Apple, AT&T answer FCC inquiry about rejection of Google Voice

We reported here on the FCC’s requests to Apple and AT&T, the iPhone maker and service provider, asking why Apple had rejected an iPhone App called Google Voice. This provides access to a range of advanced voice features free of charge, in some instances bypassing services that AT&T charges for. The FCC also wanted to hear Google’s side of the story.

The answers came in several days ago, and we have been mulling them over ever since. (Okay, we did some of our mulling at the beach.)

Apple has not actually rejected Google Voice, it says. But neither has it accepted Google Voice. Rather, Apple continues to study the application.

Over 95% of applications are approved within 14 days of submission, so this one must fall in the other five percent. Most non-approvals occur because the program crashes or fails to function properly, according to Apple, but somehow we doubt Google submitted buggy code. Other submissions are rejected for sexual or violent content, also not a factor here. Apple’s problem with Google Voice, rather, is that the application “appears to alter the iPhone’s distinctive user experience” by, for example, handling voice mail and contact lists differently.

While it makes up its mind, Apple generously invites Google to put the application on other, non-iPhone platforms “and let consumers make their choices.” Apple apparently misses the irony. If it truly favored consumer freedom, it would let customers include Google Voice in their choice of user experiences on the iPhone.

AT&T, for its part, claims no involvement in Apple’s decision (or failure to make one) regarding Google Voice. But AT&T is equally irony-challenged. Much of its response (a) touts the benefits of wireless competition, while (b) defending AT&T’s arguably anticompetitive policy of blocking VoIP services on its broadband network. The response is surprisingly frank about the rationale. VoIP users run up fewer minutes of voice service. AT&T needs the revenues from voice minutes to pay back the subsidy that lets consumers buy the iPhone at an artificially low price, which in turn has attracted many new customers to AT&T’s network (and billings for voice minutes).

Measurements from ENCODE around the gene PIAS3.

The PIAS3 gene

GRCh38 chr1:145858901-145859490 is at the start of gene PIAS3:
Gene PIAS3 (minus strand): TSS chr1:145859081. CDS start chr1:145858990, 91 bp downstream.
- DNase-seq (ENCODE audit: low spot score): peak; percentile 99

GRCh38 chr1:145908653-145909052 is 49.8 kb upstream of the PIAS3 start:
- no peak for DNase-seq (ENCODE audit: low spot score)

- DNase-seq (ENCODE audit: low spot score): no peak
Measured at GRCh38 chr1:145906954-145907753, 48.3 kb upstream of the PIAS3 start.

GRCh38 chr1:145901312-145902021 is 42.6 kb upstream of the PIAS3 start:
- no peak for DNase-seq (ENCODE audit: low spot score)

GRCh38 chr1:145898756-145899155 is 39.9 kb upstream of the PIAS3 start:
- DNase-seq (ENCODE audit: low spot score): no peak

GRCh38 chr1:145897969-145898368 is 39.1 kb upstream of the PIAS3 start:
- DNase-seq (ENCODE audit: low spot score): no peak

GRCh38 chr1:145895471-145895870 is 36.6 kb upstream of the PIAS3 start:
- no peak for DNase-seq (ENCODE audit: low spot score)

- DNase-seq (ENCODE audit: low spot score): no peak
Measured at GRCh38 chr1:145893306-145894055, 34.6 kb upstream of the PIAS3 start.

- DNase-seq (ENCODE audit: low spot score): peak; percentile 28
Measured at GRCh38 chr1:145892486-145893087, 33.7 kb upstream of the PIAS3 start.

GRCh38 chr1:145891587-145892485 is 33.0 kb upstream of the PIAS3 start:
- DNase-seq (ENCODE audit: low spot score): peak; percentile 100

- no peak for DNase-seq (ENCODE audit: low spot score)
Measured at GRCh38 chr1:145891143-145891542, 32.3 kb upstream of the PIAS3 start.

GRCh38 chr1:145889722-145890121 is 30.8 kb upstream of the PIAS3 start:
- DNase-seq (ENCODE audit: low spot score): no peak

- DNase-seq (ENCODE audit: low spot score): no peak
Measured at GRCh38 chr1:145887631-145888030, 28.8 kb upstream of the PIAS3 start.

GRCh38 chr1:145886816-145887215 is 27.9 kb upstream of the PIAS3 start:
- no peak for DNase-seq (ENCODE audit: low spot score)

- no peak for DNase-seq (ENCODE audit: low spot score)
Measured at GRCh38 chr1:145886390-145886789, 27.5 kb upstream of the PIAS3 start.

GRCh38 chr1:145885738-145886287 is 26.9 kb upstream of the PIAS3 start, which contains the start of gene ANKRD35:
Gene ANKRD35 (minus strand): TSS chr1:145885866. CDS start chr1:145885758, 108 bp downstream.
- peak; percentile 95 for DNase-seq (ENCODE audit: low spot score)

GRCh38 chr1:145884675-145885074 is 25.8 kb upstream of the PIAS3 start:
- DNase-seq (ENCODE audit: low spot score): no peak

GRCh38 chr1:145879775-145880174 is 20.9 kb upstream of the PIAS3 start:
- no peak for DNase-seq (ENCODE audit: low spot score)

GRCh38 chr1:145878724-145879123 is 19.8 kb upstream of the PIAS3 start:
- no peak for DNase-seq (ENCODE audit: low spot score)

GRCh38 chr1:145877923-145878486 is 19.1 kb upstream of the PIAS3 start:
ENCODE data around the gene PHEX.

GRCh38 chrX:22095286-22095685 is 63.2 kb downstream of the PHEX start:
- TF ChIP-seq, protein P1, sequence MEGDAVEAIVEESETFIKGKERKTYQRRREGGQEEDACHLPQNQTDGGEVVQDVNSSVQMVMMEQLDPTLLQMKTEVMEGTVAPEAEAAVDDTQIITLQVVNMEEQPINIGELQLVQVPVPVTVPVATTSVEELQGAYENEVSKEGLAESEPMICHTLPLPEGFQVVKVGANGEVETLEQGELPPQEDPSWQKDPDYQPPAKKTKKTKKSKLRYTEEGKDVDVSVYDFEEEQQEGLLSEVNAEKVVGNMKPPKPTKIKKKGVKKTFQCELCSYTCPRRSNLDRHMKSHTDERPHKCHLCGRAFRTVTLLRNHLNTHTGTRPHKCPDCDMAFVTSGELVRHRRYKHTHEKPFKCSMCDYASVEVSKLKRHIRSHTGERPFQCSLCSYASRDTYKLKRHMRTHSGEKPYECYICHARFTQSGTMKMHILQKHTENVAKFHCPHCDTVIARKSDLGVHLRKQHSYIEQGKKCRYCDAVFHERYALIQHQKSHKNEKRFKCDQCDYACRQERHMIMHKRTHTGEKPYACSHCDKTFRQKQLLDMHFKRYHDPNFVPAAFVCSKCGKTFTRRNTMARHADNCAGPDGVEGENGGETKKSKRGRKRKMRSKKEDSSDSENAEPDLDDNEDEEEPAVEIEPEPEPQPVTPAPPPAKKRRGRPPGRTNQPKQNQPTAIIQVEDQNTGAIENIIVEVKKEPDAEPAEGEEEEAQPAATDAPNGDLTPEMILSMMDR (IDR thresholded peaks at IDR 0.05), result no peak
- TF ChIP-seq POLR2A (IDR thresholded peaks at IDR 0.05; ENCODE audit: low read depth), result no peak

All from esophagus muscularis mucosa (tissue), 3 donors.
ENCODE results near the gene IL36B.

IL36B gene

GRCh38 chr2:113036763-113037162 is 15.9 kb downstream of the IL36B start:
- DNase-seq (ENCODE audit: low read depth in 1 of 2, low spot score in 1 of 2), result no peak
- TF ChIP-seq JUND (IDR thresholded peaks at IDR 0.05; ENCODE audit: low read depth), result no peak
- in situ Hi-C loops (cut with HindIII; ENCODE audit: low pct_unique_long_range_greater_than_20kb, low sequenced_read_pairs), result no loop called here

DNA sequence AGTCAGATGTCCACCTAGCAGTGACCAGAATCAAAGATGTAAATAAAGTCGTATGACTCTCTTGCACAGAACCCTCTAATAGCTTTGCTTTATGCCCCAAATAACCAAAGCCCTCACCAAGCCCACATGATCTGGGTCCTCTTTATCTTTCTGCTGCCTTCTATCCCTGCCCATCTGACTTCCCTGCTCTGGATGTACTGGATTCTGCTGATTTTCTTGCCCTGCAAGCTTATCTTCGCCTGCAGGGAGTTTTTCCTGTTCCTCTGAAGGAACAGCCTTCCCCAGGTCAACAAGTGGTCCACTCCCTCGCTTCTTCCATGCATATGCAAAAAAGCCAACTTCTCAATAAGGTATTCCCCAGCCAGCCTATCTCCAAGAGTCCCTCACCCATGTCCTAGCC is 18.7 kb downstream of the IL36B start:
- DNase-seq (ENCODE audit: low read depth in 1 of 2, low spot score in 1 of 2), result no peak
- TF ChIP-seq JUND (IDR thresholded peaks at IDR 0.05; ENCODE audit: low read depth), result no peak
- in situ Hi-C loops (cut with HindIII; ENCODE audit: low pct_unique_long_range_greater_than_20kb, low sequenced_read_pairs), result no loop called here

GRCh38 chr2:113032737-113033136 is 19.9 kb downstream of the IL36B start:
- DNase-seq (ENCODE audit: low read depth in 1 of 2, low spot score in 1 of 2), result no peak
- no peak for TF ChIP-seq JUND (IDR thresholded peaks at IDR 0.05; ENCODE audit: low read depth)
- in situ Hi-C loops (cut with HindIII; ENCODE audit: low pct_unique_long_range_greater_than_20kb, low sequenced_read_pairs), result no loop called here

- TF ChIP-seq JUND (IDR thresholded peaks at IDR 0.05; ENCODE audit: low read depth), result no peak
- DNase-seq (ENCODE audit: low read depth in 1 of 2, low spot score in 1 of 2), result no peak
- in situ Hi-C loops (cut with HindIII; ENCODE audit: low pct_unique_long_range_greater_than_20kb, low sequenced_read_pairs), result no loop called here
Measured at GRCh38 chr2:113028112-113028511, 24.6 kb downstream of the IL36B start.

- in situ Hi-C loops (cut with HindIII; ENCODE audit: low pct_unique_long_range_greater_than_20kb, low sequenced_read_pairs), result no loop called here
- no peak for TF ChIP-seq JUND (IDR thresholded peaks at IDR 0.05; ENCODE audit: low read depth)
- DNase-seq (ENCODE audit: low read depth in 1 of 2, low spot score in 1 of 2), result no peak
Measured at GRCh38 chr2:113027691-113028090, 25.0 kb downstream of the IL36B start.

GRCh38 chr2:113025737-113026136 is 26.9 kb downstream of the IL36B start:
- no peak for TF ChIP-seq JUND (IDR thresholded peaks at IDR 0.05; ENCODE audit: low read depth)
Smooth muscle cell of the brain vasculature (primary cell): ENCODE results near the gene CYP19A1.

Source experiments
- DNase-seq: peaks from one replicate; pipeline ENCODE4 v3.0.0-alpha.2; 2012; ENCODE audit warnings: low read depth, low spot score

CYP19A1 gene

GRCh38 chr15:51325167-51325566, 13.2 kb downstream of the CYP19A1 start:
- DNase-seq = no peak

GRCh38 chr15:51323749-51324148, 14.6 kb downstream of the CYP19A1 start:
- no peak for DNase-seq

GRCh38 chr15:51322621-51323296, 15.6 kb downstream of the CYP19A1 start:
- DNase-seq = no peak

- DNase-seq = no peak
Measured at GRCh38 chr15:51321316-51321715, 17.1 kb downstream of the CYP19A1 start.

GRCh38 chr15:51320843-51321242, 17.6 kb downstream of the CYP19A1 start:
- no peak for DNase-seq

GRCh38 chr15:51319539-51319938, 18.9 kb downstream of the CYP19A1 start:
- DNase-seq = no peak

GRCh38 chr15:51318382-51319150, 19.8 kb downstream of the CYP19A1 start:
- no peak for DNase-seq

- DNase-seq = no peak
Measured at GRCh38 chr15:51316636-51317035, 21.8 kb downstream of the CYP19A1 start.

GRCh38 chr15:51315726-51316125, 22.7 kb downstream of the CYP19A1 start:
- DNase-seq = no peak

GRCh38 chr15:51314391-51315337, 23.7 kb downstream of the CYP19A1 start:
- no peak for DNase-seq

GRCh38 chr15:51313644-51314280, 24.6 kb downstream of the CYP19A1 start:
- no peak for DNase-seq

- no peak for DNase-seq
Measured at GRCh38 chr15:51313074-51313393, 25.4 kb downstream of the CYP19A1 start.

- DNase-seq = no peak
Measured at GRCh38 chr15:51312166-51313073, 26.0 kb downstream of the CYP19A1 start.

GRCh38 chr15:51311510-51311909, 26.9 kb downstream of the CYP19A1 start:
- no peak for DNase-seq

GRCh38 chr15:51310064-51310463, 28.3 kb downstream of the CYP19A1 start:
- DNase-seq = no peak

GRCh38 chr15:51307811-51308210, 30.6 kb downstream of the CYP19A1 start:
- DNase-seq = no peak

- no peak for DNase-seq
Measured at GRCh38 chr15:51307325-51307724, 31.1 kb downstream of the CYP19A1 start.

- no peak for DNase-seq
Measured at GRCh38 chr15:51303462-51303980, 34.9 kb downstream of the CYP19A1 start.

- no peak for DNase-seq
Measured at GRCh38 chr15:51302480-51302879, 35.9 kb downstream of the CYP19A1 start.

Here’s an idea: a wireless network that offers its users maximum choice, and charges only for services actually selected and delivered. No limitations on handset applications; no handset “subsidies” recovered through excessive monthly charges. The wired phone system once had carrier-imposed equipment subsidies and service restrictions. Their removal by the FCC triggered the current telecommunications revolution and helped to produce the Internet. Maybe it’s time to try the same approach for wireless services as well.

Google’s response to the FCC on Google Voice might be interesting and helpful, but we will never know. Except for a glowing account of the advantages of Google Voice and Android, a Google-supported operating system for wireless phones, public copies of the response are heavily redacted, especially as to communications between Google and Apple about getting Google Voice approved. Again, the irony is hard to miss. Google has the legal right to redact information that it thinks might unfairly help its competitors. But as a company that has long championed openness on the Internet, it might have been more open with information that affects not only Google and Apple, but all of us interested in making the best use of communications resources.